The right mix of management and technical know-how is the key to getting best practice in new product development and introduction.
Investment in New Product Development and Introduction (NPDI) is still strong, despite, or perhaps because of, the global recession. The boardroom has an even greater focus on making NPDI successful – faster, more innovative, higher quality, lower cost, resulting in a good product.
Even after years of developing heavyweight processes, industry’s success rate in NPDI is low. PA Consulting Group set out to measure how successful a range of companies has been at bringing new products to market, and also explored what the links between success and capability in ‘Lean’ were.
To do this we conducted two exercises. First, a survey that asked respondents to score themselves against a Lean maturity model (developed some time ago by PA, covering 24 key capabilities that are critical for strong NPDI performance). Secondly, a gathering of the leading thinkers from manufacturing companies to compare current thinking on the product development process and critical success factors – participants represented a good cross-section of industry.
The output from these two exercises was complementary and throws down a stark challenge to all manufacturing companies. Three critical findings were identified:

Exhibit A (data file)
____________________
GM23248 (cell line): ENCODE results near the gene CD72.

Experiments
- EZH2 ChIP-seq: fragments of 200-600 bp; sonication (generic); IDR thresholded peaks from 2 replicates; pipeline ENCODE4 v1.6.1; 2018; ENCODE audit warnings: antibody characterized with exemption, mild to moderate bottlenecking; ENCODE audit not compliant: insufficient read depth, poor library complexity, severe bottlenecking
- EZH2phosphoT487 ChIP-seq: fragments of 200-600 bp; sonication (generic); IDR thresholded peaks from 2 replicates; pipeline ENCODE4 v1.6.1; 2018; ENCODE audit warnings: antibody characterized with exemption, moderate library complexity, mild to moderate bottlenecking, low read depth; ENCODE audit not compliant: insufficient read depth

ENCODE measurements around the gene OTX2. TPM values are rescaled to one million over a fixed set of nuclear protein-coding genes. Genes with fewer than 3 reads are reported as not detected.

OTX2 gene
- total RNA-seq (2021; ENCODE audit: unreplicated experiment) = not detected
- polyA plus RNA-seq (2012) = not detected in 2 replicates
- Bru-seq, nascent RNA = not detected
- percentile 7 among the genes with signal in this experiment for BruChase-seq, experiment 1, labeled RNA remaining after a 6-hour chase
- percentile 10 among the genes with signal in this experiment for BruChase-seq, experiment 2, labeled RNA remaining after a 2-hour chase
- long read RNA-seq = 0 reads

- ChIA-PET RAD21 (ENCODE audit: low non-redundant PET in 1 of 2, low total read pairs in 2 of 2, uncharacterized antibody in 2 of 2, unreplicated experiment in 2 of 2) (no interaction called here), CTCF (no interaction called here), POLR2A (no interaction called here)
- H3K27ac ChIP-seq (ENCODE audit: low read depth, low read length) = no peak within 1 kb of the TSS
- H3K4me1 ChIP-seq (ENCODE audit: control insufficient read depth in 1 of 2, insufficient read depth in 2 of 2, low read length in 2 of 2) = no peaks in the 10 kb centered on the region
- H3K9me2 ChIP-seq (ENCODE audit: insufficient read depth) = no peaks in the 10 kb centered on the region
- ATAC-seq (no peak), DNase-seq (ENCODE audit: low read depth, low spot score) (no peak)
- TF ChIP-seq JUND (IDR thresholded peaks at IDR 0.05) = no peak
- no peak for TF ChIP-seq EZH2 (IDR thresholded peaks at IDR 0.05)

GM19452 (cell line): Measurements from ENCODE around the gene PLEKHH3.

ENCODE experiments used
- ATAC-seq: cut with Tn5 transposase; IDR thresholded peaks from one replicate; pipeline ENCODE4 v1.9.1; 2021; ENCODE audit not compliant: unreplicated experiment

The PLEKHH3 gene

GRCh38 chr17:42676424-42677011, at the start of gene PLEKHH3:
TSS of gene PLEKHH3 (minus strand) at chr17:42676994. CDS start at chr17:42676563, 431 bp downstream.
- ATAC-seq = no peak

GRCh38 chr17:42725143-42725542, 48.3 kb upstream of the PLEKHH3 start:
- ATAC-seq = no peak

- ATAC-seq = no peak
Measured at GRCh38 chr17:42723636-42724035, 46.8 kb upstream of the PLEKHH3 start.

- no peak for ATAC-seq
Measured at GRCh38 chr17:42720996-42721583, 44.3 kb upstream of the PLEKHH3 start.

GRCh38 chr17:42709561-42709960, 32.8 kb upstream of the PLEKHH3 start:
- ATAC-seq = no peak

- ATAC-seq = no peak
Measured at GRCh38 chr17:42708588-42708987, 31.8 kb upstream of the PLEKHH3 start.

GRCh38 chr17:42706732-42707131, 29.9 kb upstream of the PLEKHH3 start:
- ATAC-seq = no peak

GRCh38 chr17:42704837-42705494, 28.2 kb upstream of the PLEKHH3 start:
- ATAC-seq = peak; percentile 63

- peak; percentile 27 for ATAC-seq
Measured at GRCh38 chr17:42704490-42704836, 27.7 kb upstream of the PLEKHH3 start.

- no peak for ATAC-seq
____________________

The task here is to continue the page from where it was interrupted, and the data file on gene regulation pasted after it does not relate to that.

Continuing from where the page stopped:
- While companies surveyed see their maturity and capability in Lean NPDI to be ‘above average’, they deliver less than 70 per cent of products on time, and this number is only at that level due to fudging of launch dates or compromises in quality or functionality
- There has been little success in improving the effectiveness and efficiency of NPDI
- Of the 24 key capabilities, the principles related to ‘people’ and ‘flow’ are most highly correlated with success.
We’ve learnt how a business can improve the success rate of bringing products to market and productivity by up to 30 per cent.
It is clear from our research that the drivers of NPDI performance are poorly understood. NPDI is a complex business system, not a process – a system that by its very nature seems more likely to be chaotic and iterative than linear and fully predictable. Businesses must learn to structure the system to allow product development programmes to flow and to enable high levels of effectiveness. Companies must apply the intent of Lean at the business system level focusing on the Lean principles of “creating flow” and “simplifying everything”. This needs management attention and intervention.